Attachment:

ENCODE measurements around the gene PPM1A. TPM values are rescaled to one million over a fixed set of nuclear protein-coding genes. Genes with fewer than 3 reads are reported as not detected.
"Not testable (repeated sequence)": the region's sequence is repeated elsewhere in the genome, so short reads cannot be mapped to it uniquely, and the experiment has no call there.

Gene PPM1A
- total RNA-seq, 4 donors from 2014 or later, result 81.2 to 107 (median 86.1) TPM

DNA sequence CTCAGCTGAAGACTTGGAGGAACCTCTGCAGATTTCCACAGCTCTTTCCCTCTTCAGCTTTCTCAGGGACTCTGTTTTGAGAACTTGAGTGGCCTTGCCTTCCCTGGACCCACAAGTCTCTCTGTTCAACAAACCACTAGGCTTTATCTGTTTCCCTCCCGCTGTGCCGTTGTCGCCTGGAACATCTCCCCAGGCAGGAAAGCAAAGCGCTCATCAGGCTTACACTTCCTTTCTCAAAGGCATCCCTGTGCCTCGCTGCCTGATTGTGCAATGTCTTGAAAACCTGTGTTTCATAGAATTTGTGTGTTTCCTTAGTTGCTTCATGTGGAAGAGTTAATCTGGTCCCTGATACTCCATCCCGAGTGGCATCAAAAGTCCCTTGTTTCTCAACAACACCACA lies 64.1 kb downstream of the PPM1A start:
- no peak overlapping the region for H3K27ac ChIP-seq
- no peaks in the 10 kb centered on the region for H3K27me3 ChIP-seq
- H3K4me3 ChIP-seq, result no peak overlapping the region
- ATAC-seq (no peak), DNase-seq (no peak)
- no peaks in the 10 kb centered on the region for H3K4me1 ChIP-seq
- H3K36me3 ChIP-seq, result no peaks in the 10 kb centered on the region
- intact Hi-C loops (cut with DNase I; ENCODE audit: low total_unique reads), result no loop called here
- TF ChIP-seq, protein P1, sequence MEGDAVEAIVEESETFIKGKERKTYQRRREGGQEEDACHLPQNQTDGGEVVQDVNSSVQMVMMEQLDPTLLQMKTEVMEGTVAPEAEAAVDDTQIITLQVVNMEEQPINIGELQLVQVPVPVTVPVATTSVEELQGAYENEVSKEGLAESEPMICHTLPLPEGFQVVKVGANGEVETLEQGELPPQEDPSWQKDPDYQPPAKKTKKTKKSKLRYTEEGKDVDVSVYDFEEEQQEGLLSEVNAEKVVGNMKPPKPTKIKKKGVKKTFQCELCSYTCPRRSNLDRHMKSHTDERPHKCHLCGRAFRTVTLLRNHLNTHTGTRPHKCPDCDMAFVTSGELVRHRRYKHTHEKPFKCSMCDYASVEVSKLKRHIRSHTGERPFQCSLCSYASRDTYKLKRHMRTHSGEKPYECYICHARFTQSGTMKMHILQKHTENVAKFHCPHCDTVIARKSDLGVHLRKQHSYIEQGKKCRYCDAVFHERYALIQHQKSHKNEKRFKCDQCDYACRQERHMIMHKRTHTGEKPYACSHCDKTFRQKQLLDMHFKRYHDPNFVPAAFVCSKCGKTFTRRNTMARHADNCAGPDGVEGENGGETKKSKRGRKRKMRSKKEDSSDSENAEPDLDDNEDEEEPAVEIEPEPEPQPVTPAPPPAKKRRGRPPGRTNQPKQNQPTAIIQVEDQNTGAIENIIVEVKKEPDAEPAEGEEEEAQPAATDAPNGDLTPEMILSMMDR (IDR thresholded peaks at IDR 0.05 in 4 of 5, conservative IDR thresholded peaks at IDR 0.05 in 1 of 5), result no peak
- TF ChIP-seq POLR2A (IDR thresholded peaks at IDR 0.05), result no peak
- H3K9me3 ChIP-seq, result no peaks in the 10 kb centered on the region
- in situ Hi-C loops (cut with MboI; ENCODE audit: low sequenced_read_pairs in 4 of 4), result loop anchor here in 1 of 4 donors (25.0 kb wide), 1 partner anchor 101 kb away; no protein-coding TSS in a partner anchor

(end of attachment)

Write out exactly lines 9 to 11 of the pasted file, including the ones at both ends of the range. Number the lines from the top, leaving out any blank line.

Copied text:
- ATAC-seq (no peak), DNase-seq (no peak)
- no peaks in the 10 kb centered on the region for H3K4me1 ChIP-seq
- H3K36me3 ChIP-seq, result no peaks in the 10 kb centered on the region